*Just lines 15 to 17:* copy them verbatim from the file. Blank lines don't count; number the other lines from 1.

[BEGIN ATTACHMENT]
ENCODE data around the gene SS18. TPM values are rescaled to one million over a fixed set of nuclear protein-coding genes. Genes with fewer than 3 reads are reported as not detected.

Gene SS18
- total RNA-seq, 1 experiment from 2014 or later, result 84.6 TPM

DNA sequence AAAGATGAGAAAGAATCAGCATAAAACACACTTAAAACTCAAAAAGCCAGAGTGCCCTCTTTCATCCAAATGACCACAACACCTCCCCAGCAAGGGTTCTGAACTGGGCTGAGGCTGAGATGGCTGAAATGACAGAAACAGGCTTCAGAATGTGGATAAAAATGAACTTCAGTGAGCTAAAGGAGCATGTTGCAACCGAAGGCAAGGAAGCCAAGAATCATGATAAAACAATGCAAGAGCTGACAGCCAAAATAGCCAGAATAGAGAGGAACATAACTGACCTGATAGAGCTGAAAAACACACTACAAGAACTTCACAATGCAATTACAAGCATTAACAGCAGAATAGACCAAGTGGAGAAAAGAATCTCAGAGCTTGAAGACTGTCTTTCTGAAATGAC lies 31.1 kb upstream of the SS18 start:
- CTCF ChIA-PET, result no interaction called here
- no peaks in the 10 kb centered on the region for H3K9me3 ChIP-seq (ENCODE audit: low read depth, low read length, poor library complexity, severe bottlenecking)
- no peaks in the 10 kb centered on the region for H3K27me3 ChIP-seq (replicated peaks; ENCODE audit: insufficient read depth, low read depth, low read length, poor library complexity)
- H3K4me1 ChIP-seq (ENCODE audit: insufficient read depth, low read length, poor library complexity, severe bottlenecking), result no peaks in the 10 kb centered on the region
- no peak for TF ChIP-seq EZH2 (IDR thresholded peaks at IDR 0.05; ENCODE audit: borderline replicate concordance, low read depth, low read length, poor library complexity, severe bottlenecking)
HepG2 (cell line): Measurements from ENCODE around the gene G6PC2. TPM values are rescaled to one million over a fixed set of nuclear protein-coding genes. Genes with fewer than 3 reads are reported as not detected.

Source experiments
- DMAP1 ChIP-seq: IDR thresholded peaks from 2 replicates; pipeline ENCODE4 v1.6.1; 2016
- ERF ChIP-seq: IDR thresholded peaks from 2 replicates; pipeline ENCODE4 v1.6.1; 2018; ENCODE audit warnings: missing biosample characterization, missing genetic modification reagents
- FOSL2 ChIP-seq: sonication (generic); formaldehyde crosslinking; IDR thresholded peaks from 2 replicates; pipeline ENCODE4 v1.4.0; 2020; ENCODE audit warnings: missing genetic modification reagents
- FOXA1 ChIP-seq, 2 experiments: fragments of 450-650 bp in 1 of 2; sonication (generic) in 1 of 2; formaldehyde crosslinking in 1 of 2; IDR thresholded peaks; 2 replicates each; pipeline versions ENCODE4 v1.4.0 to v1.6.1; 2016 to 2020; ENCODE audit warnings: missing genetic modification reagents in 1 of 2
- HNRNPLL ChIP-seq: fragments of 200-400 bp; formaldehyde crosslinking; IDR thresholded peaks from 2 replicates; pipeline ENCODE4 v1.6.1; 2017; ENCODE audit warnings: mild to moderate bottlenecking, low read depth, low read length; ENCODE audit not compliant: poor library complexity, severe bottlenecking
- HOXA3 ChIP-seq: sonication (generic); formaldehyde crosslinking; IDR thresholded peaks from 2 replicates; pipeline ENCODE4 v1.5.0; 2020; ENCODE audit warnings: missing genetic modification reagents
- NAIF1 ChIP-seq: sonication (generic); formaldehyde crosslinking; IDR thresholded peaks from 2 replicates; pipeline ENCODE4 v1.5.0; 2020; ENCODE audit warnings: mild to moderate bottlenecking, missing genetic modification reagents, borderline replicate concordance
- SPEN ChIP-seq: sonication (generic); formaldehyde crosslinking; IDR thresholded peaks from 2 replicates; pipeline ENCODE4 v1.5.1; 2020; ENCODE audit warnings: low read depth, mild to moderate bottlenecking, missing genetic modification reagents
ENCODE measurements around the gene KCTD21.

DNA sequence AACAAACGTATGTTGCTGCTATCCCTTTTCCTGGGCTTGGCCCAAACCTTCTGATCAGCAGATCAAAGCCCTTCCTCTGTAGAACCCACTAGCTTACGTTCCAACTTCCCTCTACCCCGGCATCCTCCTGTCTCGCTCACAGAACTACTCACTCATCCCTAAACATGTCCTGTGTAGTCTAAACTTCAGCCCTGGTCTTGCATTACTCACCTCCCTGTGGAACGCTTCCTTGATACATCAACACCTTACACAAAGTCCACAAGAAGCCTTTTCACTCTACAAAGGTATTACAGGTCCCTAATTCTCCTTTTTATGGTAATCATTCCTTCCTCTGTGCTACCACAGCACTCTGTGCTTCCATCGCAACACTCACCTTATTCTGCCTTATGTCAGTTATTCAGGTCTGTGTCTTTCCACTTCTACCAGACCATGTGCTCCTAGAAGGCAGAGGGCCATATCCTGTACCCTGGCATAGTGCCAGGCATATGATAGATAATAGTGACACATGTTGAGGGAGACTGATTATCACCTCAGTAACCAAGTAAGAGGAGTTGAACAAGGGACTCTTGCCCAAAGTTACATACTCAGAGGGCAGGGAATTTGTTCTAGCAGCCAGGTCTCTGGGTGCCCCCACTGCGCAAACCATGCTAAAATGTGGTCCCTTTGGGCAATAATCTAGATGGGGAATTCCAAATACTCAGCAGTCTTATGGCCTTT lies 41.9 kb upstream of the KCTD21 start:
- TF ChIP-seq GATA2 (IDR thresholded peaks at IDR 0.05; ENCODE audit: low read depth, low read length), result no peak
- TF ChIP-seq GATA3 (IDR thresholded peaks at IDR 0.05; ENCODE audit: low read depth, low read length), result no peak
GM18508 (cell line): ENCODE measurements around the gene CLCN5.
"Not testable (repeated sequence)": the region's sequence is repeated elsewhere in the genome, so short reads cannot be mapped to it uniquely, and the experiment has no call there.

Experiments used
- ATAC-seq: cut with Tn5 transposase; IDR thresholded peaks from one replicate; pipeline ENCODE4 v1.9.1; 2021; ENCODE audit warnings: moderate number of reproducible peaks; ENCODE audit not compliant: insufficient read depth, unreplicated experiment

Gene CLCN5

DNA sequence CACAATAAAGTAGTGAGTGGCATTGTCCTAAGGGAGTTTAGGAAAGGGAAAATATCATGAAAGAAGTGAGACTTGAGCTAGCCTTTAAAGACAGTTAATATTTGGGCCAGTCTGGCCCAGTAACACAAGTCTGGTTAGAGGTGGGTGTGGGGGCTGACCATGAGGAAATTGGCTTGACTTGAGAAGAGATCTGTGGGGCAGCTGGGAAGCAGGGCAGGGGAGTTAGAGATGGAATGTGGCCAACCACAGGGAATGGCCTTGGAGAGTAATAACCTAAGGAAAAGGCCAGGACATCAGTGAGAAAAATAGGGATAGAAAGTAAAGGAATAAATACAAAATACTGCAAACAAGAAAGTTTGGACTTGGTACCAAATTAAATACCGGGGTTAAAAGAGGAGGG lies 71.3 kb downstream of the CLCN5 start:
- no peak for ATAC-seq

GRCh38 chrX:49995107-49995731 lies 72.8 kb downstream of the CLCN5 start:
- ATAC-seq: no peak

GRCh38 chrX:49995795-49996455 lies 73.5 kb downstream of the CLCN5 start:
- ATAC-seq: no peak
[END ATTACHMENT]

- FOXA1 ChIP-seq, 2 experiments: fragments of 450-650 bp in 1 of 2; sonication (generic) in 1 of 2; formaldehyde crosslinking in 1 of 2; IDR thresholded peaks; 2 replicates each; pipeline versions ENCODE4 v1.4.0 to v1.6.1; 2016 to 2020; ENCODE audit warnings: missing genetic modification reagents in 1 of 2
- HNRNPLL ChIP-seq: fragments of 200-400 bp; formaldehyde crosslinking; IDR thresholded peaks from 2 replicates; pipeline ENCODE4 v1.6.1; 2017; ENCODE audit warnings: mild to moderate bottlenecking, low read depth, low read length; ENCODE audit not compliant: poor library complexity, severe bottlenecking
- HOXA3 ChIP-seq: sonication (generic); formaldehyde crosslinking; IDR thresholded peaks from 2 replicates; pipeline ENCODE4 v1.5.0; 2020; ENCODE audit warnings: missing genetic modification reagents